US commercial real estate prices have plunged 13% from a peak this year, the biggest drop since the global financial crisis of 2008. What is causing the decline in commercial property prices. Is this a blip or will the slide in commercial property prices worsen in 2023? What commercial property is my favorite even in times of declining prices.
What was in the data on commercial property prices
US commercial real estate prices have plunged 13% from a peak this year, the biggest drop since the global financial crisis, as rising interest rates cut into property values.
Shopping malls have taken the biggest hit, with prices sliding 23% from their recent peak, according to Green Street’s October price index. Apartments and warehouses followed, each tumbling 17%. Office prices are down 14%.
For all commercial-property types, the decline was the biggest since the 2008 financial crisis, when prices plummeted about 35%, according to Peter Rothemund, a researcher at the real estate analytics firm. In October alone, prices fell 7%.
Why are commercial property prices falling faster than residential properties?
Commercial properties are more sensitive to interest rates than residential properties. The overwhelming majority of commercial mortgages are variable rates where the rate is fixed for 1-7 years and then adjusts after that which means the cash flow of commercial properties will be impacted much sooner than on a residential property that could have a 30 year fixed mortgage.
Furthermore, the primary method to value a commercial property is the income approach Net Operating income/Cap rate (rate of return). As cap rates rise due to higher treasury rates, property values fall (more on this below)
Will commercial property prices fall further?
Yes, we are just at the beginning of the readjustment in the commercial property market. Below are 4 reasons that prices will continue to fall heading into 2023
- Variable rate mortgages: With the majority of commercial loans based on variable rates, the more interest rates increase and/or stay at lofty levels, the lower the value of the property will be. Property owners cannot raise rents high enough to offset the huge jump in debt service. For example, last year an apartment could get a loan of 3%, now that same loan is around 5%, when the loan rolls over to the variable rate, cash flow will be impacted.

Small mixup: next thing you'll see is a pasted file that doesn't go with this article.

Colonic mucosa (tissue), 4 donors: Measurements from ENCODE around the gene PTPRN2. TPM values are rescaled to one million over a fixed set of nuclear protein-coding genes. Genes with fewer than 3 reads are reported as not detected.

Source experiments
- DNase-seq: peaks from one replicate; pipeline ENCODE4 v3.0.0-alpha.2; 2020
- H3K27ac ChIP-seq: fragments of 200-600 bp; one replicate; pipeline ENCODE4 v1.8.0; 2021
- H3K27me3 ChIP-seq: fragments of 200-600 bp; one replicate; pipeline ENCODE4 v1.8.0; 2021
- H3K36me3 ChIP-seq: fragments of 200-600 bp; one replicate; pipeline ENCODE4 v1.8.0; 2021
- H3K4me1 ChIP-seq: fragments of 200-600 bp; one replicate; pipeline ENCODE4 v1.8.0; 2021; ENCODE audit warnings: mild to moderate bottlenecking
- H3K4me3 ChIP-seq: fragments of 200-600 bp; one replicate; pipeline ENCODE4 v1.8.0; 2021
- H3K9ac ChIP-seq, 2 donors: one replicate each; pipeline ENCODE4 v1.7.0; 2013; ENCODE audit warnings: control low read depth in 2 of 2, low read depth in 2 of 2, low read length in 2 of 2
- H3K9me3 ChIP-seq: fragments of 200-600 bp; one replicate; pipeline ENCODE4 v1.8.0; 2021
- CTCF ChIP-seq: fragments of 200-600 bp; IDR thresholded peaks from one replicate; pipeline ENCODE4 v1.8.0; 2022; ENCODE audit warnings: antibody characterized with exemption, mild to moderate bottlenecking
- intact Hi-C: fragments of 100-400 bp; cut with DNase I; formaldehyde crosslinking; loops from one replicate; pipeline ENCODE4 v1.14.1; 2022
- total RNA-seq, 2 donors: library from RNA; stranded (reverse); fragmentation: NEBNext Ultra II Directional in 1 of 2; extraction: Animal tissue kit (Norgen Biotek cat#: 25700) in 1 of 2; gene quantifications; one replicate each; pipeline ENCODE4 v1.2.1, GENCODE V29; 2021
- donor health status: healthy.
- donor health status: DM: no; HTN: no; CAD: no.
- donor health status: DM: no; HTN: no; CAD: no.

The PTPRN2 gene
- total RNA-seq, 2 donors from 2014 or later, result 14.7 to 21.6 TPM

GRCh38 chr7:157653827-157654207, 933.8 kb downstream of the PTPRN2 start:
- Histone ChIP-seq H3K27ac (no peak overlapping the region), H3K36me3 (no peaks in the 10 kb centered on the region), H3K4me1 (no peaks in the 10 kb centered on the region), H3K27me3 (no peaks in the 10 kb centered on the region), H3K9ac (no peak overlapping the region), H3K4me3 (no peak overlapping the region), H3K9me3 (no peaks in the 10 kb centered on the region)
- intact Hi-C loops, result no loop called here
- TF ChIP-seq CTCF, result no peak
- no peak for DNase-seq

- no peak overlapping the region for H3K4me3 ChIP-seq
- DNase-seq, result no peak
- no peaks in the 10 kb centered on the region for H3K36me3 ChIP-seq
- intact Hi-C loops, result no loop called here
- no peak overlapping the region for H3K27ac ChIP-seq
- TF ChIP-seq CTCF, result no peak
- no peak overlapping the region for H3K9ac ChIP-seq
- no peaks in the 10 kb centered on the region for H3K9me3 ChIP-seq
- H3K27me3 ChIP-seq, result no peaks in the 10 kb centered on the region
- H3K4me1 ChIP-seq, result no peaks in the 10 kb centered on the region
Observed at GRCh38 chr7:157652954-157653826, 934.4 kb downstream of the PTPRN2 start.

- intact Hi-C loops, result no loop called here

- Treasury yields are higher than cap rates: Treasuries are seen as the “risk free” base return and investor requires. As Treasury yields rise, the yields on alternative investments will also need to rise in order to compensate for the risk. For example, if the 10 year treasury is at 5%, most investors would want a return on a safe commercial asset greater than that rate. Remember the higher the cap rate the lower the value of the property so as cap rates increase due to treasuries increasing, commercial property values will fall.
- Lots of excess supply currently: There is currently allot of excess supply especially in office and large industrial. The market will need to reset to the new paradigm of demand which will eventually increase inventory especially in the office sector
- More on the way: it is impossible to accurately time the markets so inevitably you have increased inventory of new properties coming on the market as the market is turning. There are millions of square feet of office, retail, industrial, etc… that were begun before the real estate market turned. These properties will come on the market just as demand wanes.
What property type typically does better in a declining market
Under 10k light industrial/industrial condos is my favorite go to in commercial. Even in a downturn there is typically demand for smaller spaces for the plumbers, granite installers, car detailers, etc… that are able to hang on during the recession. Furthermore, in most markets there is not a plethora of small industrial spaces which keeps this sector from facing the same reset as some of the larger industrial or office properties.
Unfortunately the “party” is just getting started in commercial real estate. After years of rock bottom rates there is a reckoning occurring. As rates have risen sharply, cap rates have risen leading to a showdown between buyers and sellers as properties are “repriced” to the new paradigm. Buyers are looking for deals, but sellers are not ready to throw in the towel. They would prefer to wait the market out. Eventually the two sides will collide and the answer will be lower prices. How much lower is the million dollar question that will be driven by how high and long the federal reserve has to raise rates. Until we get a more definitive answer, prices will continue drifting lower as demand and supply remain constrained.
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Written by Glen Weinberg, COO/ VP Fairview Commercial Lending. Glen has been published as an expert in hard money lending, real estate valuation, financing, and various other real estate topics in Bloomberg, Businessweek ,the Colorado Real Estate Journal, National Association of Realtors Magazine, The Real Deal real estate news, the CO Biz Magazine, The Denver Post, The Scotsman mortgage broker guide, Mortgage Professional America and various other national publications.
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